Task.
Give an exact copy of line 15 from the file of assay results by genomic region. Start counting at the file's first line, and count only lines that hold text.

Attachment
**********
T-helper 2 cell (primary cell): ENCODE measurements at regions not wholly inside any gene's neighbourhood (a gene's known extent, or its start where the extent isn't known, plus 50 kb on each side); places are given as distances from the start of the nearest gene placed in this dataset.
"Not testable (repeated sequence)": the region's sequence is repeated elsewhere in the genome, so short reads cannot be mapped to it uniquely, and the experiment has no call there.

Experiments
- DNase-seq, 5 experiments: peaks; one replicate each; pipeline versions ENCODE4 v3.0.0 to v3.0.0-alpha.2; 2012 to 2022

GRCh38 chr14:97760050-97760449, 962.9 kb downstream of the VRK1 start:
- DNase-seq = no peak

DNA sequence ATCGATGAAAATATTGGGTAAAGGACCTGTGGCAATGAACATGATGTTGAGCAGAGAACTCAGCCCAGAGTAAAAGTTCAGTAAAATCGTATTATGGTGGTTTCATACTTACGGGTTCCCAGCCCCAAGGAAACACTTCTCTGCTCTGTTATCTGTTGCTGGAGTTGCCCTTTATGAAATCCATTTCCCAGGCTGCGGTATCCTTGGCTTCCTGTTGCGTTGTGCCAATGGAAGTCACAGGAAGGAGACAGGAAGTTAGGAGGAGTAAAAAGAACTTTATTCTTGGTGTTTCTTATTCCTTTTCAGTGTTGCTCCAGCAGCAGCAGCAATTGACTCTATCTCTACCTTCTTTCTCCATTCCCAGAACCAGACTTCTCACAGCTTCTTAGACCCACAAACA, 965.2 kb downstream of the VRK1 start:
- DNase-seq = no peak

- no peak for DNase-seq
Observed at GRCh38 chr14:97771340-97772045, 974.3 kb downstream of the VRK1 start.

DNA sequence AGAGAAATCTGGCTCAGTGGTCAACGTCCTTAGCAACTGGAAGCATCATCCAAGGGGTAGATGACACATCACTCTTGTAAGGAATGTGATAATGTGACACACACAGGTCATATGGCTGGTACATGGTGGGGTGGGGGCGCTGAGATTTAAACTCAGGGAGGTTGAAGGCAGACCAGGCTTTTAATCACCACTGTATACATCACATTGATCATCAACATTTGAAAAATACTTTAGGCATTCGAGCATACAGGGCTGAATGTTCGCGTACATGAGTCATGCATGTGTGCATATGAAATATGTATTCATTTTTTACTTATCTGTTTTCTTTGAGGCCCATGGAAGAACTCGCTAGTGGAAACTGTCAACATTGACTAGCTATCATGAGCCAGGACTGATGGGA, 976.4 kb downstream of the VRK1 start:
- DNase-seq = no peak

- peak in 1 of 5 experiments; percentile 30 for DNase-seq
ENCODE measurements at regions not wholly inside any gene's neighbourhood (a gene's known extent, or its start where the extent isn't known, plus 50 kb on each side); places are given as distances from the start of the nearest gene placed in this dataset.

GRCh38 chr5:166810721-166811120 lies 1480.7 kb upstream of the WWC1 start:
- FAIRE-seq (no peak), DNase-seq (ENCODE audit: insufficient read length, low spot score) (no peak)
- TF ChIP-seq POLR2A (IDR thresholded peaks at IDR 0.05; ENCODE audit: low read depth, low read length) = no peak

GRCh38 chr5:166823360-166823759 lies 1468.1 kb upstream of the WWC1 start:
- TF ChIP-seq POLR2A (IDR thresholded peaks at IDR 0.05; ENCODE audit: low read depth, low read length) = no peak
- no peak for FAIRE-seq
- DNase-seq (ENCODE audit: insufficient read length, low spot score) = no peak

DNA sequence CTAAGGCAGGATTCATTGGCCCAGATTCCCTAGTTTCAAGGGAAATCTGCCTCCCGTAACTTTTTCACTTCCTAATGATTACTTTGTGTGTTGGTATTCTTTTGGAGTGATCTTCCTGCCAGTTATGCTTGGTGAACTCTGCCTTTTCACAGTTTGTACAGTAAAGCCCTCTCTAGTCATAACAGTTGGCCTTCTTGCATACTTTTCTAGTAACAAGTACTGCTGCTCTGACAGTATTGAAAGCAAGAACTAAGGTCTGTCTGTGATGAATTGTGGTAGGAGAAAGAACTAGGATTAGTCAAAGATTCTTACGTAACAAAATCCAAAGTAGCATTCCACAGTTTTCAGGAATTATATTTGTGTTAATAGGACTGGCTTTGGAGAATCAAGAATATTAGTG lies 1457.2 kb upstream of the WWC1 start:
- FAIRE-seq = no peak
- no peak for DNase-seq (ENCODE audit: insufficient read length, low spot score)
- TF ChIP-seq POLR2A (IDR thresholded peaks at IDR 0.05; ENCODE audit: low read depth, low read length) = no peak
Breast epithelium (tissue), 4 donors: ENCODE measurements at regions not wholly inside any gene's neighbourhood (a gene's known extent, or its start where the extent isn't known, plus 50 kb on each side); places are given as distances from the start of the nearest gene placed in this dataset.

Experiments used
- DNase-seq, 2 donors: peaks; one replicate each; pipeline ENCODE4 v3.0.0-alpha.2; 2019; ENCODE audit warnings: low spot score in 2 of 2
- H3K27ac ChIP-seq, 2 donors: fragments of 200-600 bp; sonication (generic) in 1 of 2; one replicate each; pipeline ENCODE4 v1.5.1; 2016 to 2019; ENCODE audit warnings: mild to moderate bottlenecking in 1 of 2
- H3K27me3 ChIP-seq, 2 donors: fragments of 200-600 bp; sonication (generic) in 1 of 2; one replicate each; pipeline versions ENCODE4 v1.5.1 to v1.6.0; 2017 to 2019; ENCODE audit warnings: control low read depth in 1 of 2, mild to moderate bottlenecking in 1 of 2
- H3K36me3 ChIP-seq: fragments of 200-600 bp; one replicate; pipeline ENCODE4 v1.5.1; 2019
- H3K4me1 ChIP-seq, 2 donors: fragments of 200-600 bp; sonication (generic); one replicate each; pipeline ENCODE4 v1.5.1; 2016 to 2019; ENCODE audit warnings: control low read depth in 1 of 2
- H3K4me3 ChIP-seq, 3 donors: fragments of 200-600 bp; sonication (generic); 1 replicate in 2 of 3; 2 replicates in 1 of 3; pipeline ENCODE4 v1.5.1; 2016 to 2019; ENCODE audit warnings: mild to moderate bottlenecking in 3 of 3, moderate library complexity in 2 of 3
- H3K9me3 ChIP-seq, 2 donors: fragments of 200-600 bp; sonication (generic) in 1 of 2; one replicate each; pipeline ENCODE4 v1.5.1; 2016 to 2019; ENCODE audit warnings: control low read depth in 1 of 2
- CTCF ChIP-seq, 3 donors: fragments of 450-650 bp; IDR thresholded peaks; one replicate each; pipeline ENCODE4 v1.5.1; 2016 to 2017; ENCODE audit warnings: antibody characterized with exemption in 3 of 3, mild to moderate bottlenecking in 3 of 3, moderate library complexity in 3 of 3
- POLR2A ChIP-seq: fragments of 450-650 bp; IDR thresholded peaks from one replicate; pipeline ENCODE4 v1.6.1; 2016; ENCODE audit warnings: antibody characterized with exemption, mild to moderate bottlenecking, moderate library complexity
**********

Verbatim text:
GRCh38 chr5:166810721-166811120 lies 1480.7 kb upstream of the WWC1 start: